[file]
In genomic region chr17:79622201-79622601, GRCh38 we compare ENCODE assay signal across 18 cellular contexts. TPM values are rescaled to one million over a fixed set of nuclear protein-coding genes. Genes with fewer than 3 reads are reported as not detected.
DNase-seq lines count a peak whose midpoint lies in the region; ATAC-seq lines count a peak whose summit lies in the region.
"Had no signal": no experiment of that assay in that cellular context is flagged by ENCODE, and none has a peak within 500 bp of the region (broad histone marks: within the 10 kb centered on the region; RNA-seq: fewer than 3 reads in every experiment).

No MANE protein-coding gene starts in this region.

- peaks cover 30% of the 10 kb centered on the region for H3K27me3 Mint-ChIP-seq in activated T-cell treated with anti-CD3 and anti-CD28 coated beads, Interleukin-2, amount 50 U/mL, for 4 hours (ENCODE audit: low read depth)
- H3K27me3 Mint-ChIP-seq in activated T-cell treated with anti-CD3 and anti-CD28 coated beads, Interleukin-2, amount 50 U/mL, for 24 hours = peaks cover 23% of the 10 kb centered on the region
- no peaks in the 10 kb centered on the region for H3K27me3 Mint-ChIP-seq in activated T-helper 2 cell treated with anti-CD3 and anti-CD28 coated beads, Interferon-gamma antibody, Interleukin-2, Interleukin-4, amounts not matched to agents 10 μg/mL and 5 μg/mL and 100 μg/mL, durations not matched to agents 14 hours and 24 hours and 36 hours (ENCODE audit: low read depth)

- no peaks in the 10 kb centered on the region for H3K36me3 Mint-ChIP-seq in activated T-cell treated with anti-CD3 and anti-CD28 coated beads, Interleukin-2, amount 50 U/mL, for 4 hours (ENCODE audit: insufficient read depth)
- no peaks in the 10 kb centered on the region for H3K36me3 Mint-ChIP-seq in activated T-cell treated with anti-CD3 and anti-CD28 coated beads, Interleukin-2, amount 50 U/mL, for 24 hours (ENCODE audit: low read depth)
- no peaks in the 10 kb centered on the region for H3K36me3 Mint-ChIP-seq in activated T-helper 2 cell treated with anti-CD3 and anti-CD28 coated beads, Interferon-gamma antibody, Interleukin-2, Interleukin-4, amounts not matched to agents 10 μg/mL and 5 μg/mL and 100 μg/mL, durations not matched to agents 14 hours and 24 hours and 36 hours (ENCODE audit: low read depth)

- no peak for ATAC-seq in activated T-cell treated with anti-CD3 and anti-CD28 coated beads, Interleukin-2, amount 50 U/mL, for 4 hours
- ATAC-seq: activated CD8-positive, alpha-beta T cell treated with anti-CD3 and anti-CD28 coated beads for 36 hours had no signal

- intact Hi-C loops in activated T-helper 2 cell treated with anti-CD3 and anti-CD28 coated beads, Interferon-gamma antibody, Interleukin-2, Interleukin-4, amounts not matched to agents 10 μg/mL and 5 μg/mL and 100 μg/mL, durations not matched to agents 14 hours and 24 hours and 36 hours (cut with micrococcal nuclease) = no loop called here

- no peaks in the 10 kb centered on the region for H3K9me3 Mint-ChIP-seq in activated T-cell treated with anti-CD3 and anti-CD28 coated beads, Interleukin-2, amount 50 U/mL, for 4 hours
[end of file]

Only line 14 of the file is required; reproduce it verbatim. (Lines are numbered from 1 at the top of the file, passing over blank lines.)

- no peaks in the 10 kb centered on the region for H3K9me3 Mint-ChIP-seq in activated T-cell treated with anti-CD3 and anti-CD28 coated beads, Interleukin-2, amount 50 U/mL, for 4 hours